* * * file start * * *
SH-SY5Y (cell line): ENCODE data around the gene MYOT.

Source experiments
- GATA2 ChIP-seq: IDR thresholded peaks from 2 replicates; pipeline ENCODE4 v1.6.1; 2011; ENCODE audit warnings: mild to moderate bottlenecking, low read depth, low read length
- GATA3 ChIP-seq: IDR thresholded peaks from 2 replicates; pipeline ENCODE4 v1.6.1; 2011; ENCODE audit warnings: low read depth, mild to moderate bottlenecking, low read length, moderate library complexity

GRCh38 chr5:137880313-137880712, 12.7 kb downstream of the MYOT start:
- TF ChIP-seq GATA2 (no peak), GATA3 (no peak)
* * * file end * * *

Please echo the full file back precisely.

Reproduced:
SH-SY5Y (cell line): ENCODE data around the gene MYOT.

Source experiments
- GATA2 ChIP-seq: IDR thresholded peaks from 2 replicates; pipeline ENCODE4 v1.6.1; 2011; ENCODE audit warnings: mild to moderate bottlenecking, low read depth, low read length
- GATA3 ChIP-seq: IDR thresholded peaks from 2 replicates; pipeline ENCODE4 v1.6.1; 2011; ENCODE audit warnings: low read depth, mild to moderate bottlenecking, low read length, moderate library complexity

GRCh38 chr5:137880313-137880712, 12.7 kb downstream of the MYOT start:
- TF ChIP-seq GATA2 (no peak), GATA3 (no peak)